Monthly Archives: November 2011

iPad Apps for Therapists and Social Workers

With an ever-growing array of apps for the iPad, there’s no doubt that developers would begin to create applications for Therapists and Social Workers.  Below is a list of some of our favorites — from sifting through new Psych findings to quick info on ICD9 coding.

PsycExplorer HD aggregates each day’s Psych news from the web and delivers it in a user-friendly manner to your iPad or iPhone. Not only does the app pull from top news sites and peer reviewed journals, but they source a host of videos and podcasts.  A great resource to keep up in the field.

For clinicians themselves and to use as patient education guide, 3D Brain is an app for the iPad and iPhone to illustrate what happens when the brain is injured — through trauma or addiction — and how brain structures are involved in mental illness. Each detailed structure comes with information on functions, disorders, brain damage, case studies, and links to modern research. And best of all, it’s free.

For those of us that are in practicums or internships with where we’re required to use ICD-9 codes for billing purposes, it can be a time consuming hassle searching the right code.  The ICD9 Consultant 2011, a free app, makes it easy to search by diagnosis or code number without flipping through a 30-pound book.

The DSM remains the go-to manual in the mental health field for diagnosis and information on disorders.  At $46.99 DSM Criteria is pricey but puts hundreds of pages of information at your fingertips including criteria and codes as well as NOS and specific diagnoses related to substance abuse.

Twitter Can Keep You in the Loop

Twitter has become known as a great networking and self-promotion tool, but it’s also a useful service to keep up with the Marriage and Family Therapist and Social Work community at large. Wefollow has a list of highly followed Therapists, which is a good sign they produce information others find valuable. You can find that list here:

Beating Burnout

As Therapists and Social Workers working towards licensure, it is easy to spread yourself thin. Working to ‘get your hours’ while trying to balance your work and family life can feel like multiple full-time jobs. With routines, paperwork and working with clients, you can reach a point where things begin to feel overwhelming. Use the tips listed below to nip burnout in the bud or help prevent burnout before it starts.

Switch it up. The mind thrives on novelty and new experiences.  If you’re working on a big project for school, take a break to fit in a stress relieving workout and a trip to the grocery store before picking up where you left off.  Burnout puts your mind and body in a weakened state and stifles your creativity.  Give both a break by working in small items off that never-ending to-do list between the larger projects.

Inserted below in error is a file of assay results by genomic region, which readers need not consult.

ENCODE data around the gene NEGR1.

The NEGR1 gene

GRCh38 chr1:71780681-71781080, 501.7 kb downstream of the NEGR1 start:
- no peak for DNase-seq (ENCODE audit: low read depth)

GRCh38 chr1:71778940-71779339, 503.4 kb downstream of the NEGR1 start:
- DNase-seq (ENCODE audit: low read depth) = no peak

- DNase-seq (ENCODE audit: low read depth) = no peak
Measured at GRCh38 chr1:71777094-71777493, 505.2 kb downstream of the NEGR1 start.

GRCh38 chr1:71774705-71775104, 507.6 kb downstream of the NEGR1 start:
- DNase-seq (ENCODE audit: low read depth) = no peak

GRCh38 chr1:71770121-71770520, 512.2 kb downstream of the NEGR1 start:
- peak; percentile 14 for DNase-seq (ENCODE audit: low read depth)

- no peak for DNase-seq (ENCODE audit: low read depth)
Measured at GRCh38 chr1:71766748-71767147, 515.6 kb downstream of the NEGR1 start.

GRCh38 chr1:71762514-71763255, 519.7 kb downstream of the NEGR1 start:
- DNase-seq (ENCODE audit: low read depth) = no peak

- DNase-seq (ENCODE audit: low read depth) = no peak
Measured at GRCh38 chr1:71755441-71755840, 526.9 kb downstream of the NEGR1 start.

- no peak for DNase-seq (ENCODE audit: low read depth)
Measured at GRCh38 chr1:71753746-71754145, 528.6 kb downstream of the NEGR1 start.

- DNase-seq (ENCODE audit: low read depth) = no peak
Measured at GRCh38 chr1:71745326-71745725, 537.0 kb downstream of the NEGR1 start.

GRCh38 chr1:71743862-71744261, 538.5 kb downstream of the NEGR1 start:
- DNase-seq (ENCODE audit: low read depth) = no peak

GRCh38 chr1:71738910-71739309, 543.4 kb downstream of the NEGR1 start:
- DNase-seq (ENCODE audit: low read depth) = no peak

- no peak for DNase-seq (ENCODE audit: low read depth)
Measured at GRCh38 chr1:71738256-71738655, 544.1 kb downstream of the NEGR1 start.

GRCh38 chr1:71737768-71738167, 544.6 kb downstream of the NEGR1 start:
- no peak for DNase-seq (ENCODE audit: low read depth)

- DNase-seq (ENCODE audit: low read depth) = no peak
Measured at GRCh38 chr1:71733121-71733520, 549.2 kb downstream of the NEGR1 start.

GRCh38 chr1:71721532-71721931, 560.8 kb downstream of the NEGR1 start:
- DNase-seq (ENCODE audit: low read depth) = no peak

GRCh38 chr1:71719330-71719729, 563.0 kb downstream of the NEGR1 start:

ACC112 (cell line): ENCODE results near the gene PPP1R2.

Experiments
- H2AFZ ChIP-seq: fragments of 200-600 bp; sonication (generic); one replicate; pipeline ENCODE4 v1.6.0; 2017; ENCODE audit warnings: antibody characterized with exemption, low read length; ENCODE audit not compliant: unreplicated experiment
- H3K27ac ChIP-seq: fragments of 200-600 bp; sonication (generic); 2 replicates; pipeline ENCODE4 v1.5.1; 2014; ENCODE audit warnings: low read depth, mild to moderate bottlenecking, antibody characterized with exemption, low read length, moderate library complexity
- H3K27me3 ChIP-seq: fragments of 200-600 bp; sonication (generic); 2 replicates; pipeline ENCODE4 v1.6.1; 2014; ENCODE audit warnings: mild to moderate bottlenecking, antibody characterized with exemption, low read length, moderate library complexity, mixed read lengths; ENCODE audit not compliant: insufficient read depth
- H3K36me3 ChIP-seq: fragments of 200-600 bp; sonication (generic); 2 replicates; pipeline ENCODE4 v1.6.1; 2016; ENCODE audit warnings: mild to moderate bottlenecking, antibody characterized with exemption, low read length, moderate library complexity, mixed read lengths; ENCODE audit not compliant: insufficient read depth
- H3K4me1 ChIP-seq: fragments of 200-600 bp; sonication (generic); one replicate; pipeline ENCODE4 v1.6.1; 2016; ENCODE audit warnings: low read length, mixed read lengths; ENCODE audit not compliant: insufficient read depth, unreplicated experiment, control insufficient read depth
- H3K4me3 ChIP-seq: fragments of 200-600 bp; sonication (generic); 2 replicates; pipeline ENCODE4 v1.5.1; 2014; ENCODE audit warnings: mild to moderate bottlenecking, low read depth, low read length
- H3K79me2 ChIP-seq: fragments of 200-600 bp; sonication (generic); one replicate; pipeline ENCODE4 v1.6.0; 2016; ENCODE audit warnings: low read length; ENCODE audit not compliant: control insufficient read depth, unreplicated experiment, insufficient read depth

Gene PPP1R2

Seek activities outside your field. Socializing outside of your classmates and coworkers can provide fresh perspectives, stimulate new ideas and help to reignite passions.
Move, move move. The good news is that almost any form of exercise, from lifting weight to a brisk walk, can act as a natural stress reliever.  Physical activity helps to juice up your endorphins and can allow you to focus on the activity that you’re engaged in, which can help your mind to help shed daily stress. Plus, regular exercise of 30+ minutes has been shown to increase self-confidence and lower symptoms associated with anxiety and depression.
Schedule downtime. Between juggling grad school, working with clients and home and family life, it may feel like you never have a free minute in your calendar.  Take the opportunity to schedule time specifically to relax and recoup.
Unplug from the outside. If you’re one who’s embraced gadgets. The very links technology provides us with — iphones, laptops, e-mail, IMs, Facebook and Twitter — can be huge benefits to our productivity when used correctly but can also blur the ever-thinning boundary between work and life.  Being constantly connected can provide just as much stress as the benefits connection.  With unplugging from your smartphones and e-mails, starting small can make a big difference on your stress levels. Try limiting your connectivity by turning off your phone when you get home at night or not checking work e-mail on weekends.

Productivity Tip: Silent Scheduler

One of the easiest ways to increase your productivity is to be doing what you’re doing when you’re doing it. If you’ve been sitting in the middle of class or in session with a client only to have the flow interrupted by your ringing cell phone, we have a suggestion.

Silent Scheduler is a free ad-supported app for Andriod phones. Just program the days and times that you have lectures, clients or supervision and the phone will switch automatically to silent mode during those times. When the time period ends, your ringer will switch back on without you having to remember a thing.